Answer: C. Page 982. I hope it's obvious that the actual amount of urine produced will vary widely, depending on how much you drink and how much you sweat.

22. What is the osmolarity of the blood before it enters the glomerulus?

  1. 100 mOsm/L.
  2. 300 mOsm/L.
  3. 600 mOsm/L.
  4. 900 mOsm/L.
  5. 1200 mOsm/L.

Answer: B. Page 984.

23. What is the osmolarity of the initial filtrate?

  1. 100 mOsm/L.
  2. 300 mOsm/L.
  3. 600 mOsm/L.
  4. 900 mOsm/L.
  5. 1200 mOsm/L.

Answer: B. The osmolarity of the initial filtrate is almost the same as that of blood. However, the blood contains numerous proteins (which don't pass into the filtrate), so there is some osmotic pressure tending to pull water from the filtrate toward the blood.

24. What is the osmolarity of the filtrate as it passes through the distal tubule?

  1. 100 mOsm/L.
  2. 300 mOsm/L.
  3. 600 mOsm/L.
  4. 900 mOsm/L.
  5. 1200 mOsm/L.

Answer: A.

25. What is the maximum osmolarity of the filtrate (urine) as it leaves the collecting duct?

  1. 100 mOsm/L.
  2. 300 mOsm/L.
  3. 600 mOsm/L.
  4. 900 mOsm/L.
  5. 1200 mOsm/L.

Answer: E. Page 983/984. This is the maximum osmolarity for a typical human, but the actual osmolarity will vary according to your blood volume and osmolarity.

26. What is the osmolarity of the blood as it passes through the lowest point of the vasa recta in the inner medulla?

  1. 100 mOsm/L.
  2. 300 mOsm/L.
  3. 600 mOsm/L.
  4. 900 mOsm/L.
  5. 1200 mOsm/L.

Answer: E. The blood vessels of the vasa recta, like other capillaries, are highly permeable to both water and salt, so the blood will be close to isoosmotic with the surrounding interstitial fluid.

27. The volume of filtrate that passes through the distal tubule each day is

  1. less than the volume of filtrate that passes through the proximal tubule.
  2. greater than the volume of filtrate that passes through the proximal tubule.
  3. approximately equal to the volume of filtrate that passes through the proximal tubule.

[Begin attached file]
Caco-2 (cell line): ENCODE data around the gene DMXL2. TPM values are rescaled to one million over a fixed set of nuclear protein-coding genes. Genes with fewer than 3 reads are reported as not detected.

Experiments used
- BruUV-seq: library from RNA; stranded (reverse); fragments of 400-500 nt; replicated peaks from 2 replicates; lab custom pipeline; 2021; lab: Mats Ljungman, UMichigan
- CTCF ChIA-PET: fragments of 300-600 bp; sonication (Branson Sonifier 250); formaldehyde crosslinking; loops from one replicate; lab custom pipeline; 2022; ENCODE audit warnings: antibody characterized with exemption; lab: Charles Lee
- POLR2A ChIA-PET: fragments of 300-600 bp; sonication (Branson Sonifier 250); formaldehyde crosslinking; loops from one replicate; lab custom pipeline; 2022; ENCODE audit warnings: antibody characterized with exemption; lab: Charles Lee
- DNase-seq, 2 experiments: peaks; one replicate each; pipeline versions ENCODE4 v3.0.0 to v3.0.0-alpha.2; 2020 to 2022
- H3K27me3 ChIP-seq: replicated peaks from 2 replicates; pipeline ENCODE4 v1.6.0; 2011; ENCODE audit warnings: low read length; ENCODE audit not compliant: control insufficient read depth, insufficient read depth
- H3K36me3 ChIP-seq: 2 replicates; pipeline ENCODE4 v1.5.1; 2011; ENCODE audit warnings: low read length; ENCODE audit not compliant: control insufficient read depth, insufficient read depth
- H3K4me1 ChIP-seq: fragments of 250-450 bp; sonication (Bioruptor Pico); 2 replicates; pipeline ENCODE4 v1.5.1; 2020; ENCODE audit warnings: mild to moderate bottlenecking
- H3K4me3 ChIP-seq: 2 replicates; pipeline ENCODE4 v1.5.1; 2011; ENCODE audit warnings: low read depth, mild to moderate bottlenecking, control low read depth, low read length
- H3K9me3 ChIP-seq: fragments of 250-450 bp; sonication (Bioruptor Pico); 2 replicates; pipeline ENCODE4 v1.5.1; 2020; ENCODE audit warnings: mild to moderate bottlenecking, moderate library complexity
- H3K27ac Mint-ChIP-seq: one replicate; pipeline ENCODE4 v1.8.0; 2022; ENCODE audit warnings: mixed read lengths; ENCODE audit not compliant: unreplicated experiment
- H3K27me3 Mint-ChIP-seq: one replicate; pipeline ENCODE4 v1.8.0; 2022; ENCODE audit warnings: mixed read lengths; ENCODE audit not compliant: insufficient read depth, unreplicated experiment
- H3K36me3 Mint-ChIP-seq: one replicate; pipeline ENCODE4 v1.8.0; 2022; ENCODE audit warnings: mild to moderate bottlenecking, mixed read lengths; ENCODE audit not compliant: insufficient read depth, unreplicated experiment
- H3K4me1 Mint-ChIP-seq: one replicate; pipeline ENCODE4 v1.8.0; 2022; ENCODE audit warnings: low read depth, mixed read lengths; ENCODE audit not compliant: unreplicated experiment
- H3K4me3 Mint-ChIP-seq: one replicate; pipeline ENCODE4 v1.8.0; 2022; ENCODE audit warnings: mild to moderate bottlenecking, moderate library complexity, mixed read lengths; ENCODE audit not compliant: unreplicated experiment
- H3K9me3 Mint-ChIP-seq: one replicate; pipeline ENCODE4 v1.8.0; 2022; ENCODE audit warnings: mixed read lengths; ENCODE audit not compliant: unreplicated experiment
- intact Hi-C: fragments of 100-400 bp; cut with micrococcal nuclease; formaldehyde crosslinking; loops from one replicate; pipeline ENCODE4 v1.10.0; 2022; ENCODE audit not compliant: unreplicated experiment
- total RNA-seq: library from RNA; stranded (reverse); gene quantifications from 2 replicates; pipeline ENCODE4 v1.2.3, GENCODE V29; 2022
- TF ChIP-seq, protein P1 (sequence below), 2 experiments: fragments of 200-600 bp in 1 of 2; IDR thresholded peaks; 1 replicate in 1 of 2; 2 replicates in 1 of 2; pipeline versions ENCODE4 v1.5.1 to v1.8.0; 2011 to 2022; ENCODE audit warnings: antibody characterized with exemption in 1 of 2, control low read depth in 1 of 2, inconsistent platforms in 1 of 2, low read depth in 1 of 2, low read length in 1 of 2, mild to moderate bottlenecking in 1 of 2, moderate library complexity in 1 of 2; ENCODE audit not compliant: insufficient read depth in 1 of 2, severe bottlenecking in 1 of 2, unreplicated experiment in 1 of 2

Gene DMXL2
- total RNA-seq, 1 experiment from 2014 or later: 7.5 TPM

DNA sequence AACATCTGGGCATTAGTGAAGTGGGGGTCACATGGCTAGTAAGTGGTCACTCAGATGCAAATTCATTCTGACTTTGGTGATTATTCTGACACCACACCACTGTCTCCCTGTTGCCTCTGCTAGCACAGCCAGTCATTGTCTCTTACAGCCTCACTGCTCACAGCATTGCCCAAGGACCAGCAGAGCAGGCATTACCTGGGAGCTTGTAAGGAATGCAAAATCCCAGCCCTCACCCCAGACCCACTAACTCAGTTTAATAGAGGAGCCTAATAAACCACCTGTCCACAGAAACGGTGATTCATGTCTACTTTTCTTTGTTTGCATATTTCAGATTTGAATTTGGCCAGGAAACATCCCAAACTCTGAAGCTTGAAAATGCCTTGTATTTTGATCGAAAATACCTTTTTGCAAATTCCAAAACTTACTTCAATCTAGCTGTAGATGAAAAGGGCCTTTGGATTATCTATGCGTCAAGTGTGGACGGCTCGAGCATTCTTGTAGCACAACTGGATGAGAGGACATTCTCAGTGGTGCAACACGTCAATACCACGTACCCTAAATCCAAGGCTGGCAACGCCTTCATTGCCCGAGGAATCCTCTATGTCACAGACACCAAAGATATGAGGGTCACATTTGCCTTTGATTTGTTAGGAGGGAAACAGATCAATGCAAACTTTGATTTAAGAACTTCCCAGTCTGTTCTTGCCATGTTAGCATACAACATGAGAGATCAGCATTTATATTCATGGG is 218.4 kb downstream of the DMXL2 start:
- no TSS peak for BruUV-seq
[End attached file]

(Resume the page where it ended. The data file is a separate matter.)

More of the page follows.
Answer: A. Much of the volume of the filtrate is reabsorbed before it reaches the distal tubule.

28. Which of these processes contribute to the difference between the volume of initial filtrate and the volume of urine?

  1. Water passing from the interstitial fluid of the renal medulla into the collecting duct by osmosis.
  2. Water passing from the collecting duct to the interstitial fluid of the renal medulla by osmosis.
  3. Water passing from the interstitial fluid of the renal medulla into the loop of Henle by osmosis.
  4. Water passing from the loop of Henle to the interstitial fluid of the renal medulla by osmosis.
  5. Water actively transported out of the loop of Henle.

Answer: B,D. A and C are going the wrong direction. E is wrong because there is no active transport of water anywhere.

29. In the kidney, some filtrate passes through cortical nephrons and some passes through juxtamedullary nephrons. Can the filtrate that passes through cortical nephrons eventually be turned into hyperosmotic urine?

  1. Yes.
  2. No.

Answer: A. Filtrate is turned into hyperosmotic urine when water is reabsorbed as the filtrate passes through the collecting duct. This is true whether the filtrate came from cortical or juxtamedullary nephrons.

Campbell (page 980) says, "Juxtamedullary nephrons are essential for the production of urine that is hyperosmotic to body fluids." This is true because the juxtamedullary nephrons create the osmotic gradient that can be used to reabsorb water at the collecting duct -- regardless of what type of nephron put the filtrate into the collecting duct.

Regulating mammalian kidneys

30. When blood pressure increases, one of the body's natural responses is to

  1. Increase Na+ reabsorption in the distal tubules.
  2. Decrease Na+ reabsorption in the distal tubules.